IOC head Jacques Rogge slammed by family of Munich victims

 

Jacques Rogge, the president of the International Olympic Committee, was criticised by the family-members of those murdered at the Munich Olympics last night over the refusal to hold a minute’s silence during the London 2012 Games’ Opening Ceremony.

Ankie Spitzer, husband of murdered fencing coach Andre Spitzer, condemned Rogge at a ceremony held to remember the eleven people - athletes and coaches from the Israeli team, as well as one German police officer – who were killed by the Palestinian Black September group in 1972.

“My husband Andre was chosen to go to the Olympics, probably with the same dreams as Jacques Rogge and Seb Coe when they went to the Games... the only difference is our loved ones came home in coffins,” she said last night.

The IOC has refused to hold the minute’s silence for fear of threatening Olympic unity, despite repeated calls to commemorate members of the Olympic Family during the Opening Ceremony – which this year did include a commemoration of those involved in two World Wars fought between competing nations.

And ahead of London 2012, which marks 40 years since the Israeli team members were taken hostage and murdered, the demands intensified. But, as at previous Games, they were ultimately refused.

The Munich massacre took place after members of the terrorist group scaled the walls of the Olympic Village and took hostages. Negotiations to secure their release broke down and they were killed.

Ms Spitzer, who has lead the campaign for an official act of remembrance, was given a standing ovation for her speech, Reuters reported.

In it, she said: “Shame on you IOC, because you have forgotten 11 members of the Olympic Family.

“You're discriminating against them only because they are Israelis and Jews. We will come back until we hear the words you need to say because you owe them.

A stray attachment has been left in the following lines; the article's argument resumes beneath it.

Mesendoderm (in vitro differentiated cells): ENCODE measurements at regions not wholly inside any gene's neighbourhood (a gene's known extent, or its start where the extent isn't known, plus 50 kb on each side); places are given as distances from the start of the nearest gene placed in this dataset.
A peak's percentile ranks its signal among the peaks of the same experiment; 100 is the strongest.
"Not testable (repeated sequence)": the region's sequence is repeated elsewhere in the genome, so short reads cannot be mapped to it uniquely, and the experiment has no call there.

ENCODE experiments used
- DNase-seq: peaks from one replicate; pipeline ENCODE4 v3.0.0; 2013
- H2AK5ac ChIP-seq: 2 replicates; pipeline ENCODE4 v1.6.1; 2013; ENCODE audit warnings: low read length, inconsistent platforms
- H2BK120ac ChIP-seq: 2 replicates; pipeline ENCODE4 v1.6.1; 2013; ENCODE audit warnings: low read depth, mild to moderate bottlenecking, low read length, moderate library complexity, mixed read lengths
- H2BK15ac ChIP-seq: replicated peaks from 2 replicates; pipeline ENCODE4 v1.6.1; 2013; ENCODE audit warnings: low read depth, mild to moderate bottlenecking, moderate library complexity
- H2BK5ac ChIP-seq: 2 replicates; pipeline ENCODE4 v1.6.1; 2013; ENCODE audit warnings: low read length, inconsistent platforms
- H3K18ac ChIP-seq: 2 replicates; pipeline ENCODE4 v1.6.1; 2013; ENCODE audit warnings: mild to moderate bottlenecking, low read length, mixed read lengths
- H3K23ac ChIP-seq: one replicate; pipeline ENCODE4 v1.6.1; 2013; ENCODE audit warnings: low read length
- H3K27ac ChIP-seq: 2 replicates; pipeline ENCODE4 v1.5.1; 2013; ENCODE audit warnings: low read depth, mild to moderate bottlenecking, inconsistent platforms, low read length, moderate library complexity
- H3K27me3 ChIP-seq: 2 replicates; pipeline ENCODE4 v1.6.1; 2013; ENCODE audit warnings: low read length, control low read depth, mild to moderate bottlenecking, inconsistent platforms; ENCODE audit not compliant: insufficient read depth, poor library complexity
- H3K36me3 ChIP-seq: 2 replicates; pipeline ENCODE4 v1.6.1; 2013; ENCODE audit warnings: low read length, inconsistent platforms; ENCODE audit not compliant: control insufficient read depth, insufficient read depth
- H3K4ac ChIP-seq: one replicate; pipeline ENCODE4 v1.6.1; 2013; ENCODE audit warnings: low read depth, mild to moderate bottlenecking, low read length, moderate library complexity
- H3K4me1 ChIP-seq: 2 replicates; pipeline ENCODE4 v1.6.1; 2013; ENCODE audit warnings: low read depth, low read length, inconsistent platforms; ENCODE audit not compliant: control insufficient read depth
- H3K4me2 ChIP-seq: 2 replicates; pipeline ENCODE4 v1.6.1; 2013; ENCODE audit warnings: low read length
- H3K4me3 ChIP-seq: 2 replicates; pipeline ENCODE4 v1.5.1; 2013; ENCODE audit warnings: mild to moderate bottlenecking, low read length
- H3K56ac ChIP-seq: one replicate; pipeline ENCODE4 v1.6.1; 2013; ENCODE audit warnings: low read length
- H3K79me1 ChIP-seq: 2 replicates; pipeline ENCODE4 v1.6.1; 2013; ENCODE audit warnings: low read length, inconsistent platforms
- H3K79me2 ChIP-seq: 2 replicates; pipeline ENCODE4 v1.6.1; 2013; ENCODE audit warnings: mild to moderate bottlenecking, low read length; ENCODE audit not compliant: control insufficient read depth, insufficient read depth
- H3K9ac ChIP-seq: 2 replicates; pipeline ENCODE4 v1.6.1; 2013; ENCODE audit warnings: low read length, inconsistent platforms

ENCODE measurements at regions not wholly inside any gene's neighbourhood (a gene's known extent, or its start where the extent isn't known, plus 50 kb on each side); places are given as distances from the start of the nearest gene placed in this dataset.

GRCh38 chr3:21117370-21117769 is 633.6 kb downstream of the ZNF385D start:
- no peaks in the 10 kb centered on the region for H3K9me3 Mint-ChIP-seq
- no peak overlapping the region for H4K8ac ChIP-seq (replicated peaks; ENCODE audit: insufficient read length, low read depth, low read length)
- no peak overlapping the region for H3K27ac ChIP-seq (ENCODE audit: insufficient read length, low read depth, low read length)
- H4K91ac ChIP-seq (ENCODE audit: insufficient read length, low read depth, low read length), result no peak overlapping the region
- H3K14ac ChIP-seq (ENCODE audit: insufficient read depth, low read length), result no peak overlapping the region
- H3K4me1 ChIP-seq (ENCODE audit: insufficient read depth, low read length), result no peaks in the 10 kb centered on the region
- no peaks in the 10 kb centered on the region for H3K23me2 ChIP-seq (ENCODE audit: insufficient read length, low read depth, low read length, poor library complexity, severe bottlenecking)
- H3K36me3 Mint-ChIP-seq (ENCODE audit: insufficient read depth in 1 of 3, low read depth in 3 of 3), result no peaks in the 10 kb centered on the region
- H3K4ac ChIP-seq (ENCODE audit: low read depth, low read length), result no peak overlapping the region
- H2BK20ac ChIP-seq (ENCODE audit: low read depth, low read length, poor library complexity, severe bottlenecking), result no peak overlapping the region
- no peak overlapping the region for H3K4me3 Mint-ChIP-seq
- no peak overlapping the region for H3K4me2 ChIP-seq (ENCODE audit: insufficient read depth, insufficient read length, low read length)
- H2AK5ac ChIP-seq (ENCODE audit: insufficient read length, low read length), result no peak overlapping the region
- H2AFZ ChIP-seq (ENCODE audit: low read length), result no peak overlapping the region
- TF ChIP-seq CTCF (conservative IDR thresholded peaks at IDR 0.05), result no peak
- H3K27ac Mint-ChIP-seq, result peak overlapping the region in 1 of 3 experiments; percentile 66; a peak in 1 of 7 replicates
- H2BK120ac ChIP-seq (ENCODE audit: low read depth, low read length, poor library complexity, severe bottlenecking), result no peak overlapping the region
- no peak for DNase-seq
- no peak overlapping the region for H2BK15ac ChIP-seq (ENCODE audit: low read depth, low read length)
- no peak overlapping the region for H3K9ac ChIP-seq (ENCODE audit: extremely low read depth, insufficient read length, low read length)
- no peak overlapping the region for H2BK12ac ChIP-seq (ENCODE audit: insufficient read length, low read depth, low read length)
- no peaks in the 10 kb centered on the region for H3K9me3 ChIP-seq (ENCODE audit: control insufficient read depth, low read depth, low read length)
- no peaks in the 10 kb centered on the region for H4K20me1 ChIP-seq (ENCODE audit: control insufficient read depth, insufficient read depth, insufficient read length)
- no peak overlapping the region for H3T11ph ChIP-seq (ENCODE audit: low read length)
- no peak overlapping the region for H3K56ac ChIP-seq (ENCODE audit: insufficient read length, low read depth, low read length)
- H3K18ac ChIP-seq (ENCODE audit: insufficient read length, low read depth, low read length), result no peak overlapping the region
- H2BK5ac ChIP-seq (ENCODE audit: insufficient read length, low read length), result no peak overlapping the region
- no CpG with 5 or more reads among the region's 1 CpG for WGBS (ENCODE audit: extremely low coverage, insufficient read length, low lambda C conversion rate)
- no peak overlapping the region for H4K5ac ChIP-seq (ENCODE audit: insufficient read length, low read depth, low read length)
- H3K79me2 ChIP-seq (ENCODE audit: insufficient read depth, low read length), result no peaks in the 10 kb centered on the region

“Those who forget history are bound to repeat it.

“Sometimes I wonder if I am the last person left who believes in the Olympic ideals. Is the IOC only interested in power, money and politics... did they forget they are supposed to promote peace, brotherhood and fair play?

She said those killed were “members of the same Olympic Family and that is why we want them remembered as such”.

She added: “Not here in this beautiful Guildhall, not in the Hilton Hotel in Beijing, not in the backyard of our ambassador in Athens, but within the Olympic framework.”

The Israeli authorities organise a memorial at each Games but the families of those killed, as well as their supporters, believe that responsibility should fall on the International Olympic Committee.

The IOC has a memorial at its Olympic Museum in Lausanne and tribute was paid by Rogge at the Israeli-organised ceremony in the Olympic Village during a London 2012, a first for the IOC. 

Prime Minister David Cameron, Deputy Prime Minister Nick Clegg and the leader of the opposition, Ed Miliband all attended.

At last night’s ceremony, US President Barack Obama sent a greeting to the gathering which was read by U.S. Ambassador to Britain, Louis Susman.

“While the United States supported a moment of silence in their honour, we welcome any effort to recall the terrible loss that was suffered in Munich and the lives of those who were lost,” Obama wrote.

Mr Rogge himself paid tribute, saying: “I competed in Munich in 1972 and I will never forget why we are here,” according to the Olympics news website Inside the Games.

He added: “We are all here today because we should show... that the victims of 1972 are never forgotten.

“We are here to pay tribute to 11 great members of the Israeli Olympic delegation who showed courage throughout their ordeal.